Ministers Must Ensure Country's Shipping Industry Doesn't End Up All at Sea
The new ministers of transport and of public enterprises have begun work, each with a deputy minister nogal.
Once the dust has settled, one hopes that from the sea of new faces at both national and provincial government levels, someone will emerge as a real champion for the shipping industry.
As more than 90 percent of the country's trade is seaborne, and large volumes of grain are imported to feed both locals and our neighbours, shipping is far more important than even the taxi industry to the South African economy, yet it is often ignored by the government.
Hailing from KwaZulu-Natal with two major ports - Durban, the busiest in Africa, and Richards Bay, handling the most cargo tonnage-wise in Africa - Transport Minister Sbu Ndebele will be aware of the importance of shipping, and will need to deal with issues that seem to be lingering on the back-burner.
Besides tonnage tax legislation - currently lost in Pretoria's bureaucratic maze - and the raft of associated issues that need attention, the legal beagles will hasten to point out other aspects of maritime-related legislation that need urgent review.
He will also need to explain to his cabinet colleague, Minister of Higher Education and Training Blade Nzimande, that the country's maritime training and certification system, including the standards maintained by tertiary institutions, must comply with international standards if South African certificates of competency in navigation or marine engineering or even cooking at sea are to be recognised internationally.
At present, South Africa appears on the so-called "white list", indicating that local training and certification systems do comply with the International Maritime Organisation's high standards.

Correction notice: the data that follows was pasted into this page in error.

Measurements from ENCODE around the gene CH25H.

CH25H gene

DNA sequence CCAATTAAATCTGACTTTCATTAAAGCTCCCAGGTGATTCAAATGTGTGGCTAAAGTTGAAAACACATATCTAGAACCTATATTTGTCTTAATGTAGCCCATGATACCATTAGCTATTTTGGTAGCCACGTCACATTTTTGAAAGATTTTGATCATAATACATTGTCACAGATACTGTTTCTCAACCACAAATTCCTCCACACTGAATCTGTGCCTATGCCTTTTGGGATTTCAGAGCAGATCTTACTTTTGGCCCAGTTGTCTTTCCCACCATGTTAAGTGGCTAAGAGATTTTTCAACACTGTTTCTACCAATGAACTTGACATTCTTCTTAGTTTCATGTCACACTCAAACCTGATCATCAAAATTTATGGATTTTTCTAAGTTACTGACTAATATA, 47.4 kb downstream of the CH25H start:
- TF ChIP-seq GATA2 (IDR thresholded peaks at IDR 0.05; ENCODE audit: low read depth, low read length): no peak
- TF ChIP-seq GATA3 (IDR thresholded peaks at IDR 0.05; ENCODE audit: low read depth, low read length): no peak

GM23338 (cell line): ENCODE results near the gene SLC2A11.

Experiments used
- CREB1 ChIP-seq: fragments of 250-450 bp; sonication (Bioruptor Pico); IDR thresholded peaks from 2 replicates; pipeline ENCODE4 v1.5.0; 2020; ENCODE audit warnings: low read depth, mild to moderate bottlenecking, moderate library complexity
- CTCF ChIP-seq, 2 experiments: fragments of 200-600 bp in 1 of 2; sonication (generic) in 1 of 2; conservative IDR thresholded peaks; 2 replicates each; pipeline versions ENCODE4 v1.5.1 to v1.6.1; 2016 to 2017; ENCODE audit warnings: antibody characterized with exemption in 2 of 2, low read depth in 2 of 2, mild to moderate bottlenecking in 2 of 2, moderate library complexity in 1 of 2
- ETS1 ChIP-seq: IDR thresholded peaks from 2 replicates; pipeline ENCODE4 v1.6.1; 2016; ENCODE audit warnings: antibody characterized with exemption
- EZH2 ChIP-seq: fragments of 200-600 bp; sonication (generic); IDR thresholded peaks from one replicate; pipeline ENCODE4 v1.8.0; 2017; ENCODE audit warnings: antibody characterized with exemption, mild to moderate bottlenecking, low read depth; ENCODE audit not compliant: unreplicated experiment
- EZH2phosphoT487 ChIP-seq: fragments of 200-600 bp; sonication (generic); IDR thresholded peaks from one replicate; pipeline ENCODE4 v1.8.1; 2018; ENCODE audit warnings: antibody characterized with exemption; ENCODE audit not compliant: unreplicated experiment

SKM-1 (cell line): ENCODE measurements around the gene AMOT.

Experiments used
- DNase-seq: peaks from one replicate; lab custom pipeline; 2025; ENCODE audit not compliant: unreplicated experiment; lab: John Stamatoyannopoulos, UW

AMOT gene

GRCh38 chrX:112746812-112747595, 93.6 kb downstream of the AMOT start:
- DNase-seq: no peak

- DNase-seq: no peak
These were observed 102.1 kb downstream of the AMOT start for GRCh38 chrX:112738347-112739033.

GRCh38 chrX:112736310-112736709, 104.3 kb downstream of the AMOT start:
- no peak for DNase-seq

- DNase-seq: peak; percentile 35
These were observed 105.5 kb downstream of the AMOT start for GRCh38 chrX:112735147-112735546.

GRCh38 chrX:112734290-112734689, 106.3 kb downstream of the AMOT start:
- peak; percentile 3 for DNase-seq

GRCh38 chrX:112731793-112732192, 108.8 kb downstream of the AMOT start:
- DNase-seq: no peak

To maintain those standards, experienced sea-going officers need to be attracted to lecture at maritime training institutions, with one of the incentives being salaries that are comparable with the norms in the shipping industry.
Among the criteria that are audited with international maritime training standards as the benchmark are the relevant qualifications and experience of lecturers, and appointments to these institutions based on other criteria will not wash with the auditors.
A negative audit report could result in South Africa being removed from the white list, which would spell disaster for hundreds of South African seafarers, whose certificates could not be revalidated, as well as new entrants who would be disqualified from their chosen career at sea. It would also trash any ideas of large numbers of South Africans gaining sea-going employment to alleviate the unemployment problem.
So it is of fundamental importance that the ministers concerned do all in their power to ensure that the country's white-list status is retained.
Entrusted with the public enterprises portfolio, into which Transnet falls, the highly rated Barbara Hogan will understand the importance of efficient ports to the country.
Commendable has been Transnet's considerable expenditure on port infrastructural development, mainly in container terminals, tug construction programmes and other special projects such as the widening of Durban harbour entrance and Ngqura harbour which, we are told, will come on stream in October. …